Furthermore, the Ohr Hachaim only says that if the Jewish people do not deserve an early redemption, moshiach will arrive in a natural way. But what moshiach does after he arrives will not be natural – we see that the Ohr Hachaim says that the rest of the verse about conquering the entire world applies even to the scenario of a natural arrival of moshiach.

Similarly, the redemption from Egypt, with the Ten Plagues and the Parting of the Sea, was certainly not natural. Yet when Moshe first arrived on the scene, he came in a humble way, riding a donkey, appearing before Pharaoh respectfully and asking him to free the Children of Israel. At the beginning, Pharaoh and his magicians just laughed at Moshe and Ahron and refused to listen.

Zionists make a similar error regarding the Yerushalmi (Berachos 4b), which says that Rabbi Chiya Rabbah and Rabbi Shimon ben Chalafta were walking together at dawn, and Rabbi Chiya Rabbah said that the redemption of the Jewish people will be similar to the dawn: "So is the redemption of Israel. At first, little by little; and as it continues it gets bigger and bigger."

Many Zionists have used this passage as a basis for their claim that the redemption is a long process that will begin before the coming of moshiach, through natural means. However, nothing in this passage or anywhere else indicates that this slow redemption will happen before moshiach comes. The Sages are teaching that the redemption process initiated by moshiach – not beforehand - will have to be in stages so as not to overwhelm us with the full light of redemption all at once, just as the sun rises slowly so as not to overwhelm the eye with so much light all at once.

We find the same concept in the redemption from Egypt. The process began humbly with Moshe and Ahron standing before Pharaoh. The revelation became greater with the miraculous plagues, then greater still at the Parting of the Sea, and it reached its climax at the Giving of the Torah at Mount Sinai. It had to happen this way because otherwise, the Jewish nation, after so many years of living in the defilement of Egyptian society, could not have tolerated the great, blinding light of the revelation at Sinai. (Vayoel Moshe, Chapter 69)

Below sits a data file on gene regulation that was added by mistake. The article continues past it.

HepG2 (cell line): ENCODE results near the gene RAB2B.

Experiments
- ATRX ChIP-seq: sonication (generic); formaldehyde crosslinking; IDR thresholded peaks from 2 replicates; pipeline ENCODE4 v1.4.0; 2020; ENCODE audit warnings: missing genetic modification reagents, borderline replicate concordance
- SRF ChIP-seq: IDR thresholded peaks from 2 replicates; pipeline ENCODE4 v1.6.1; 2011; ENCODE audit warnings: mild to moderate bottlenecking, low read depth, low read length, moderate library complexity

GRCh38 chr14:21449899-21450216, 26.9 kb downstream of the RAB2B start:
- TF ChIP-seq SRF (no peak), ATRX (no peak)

And Pinchas, son of Elazar, son of Aharon Hakohein saw, and he rose up from the midst of the congregation, and he took a spear in his hand. (25:7)

Rashi says, “He saw the event and remembered the law. He said to Moshe, ‘I have learned from you that if a Jewish man takes a gentile woman, zealots may kill him in the act.’ Moshe said, ‘He who reads the verdict should be the one to carry it out!’ Immediately, he took a spear in his hand.”

The source for this Rashi is Rav’s opinion in Sanhedrin 82a. However, there is another opinion there, that of Shmuel. According to Shmuel, Pinchas did not ask Moshe’s permission before he took action. “And Pinchas saw” means that Pinchas remembered the principle that “wherever there is a desecration of Hashem’s name, one need not give honor to his teacher” by asking his permission. Had he asked Moshe’s permission, he would have wasted precious seconds, during which someone might have seen Zimri’s sin and followed his example.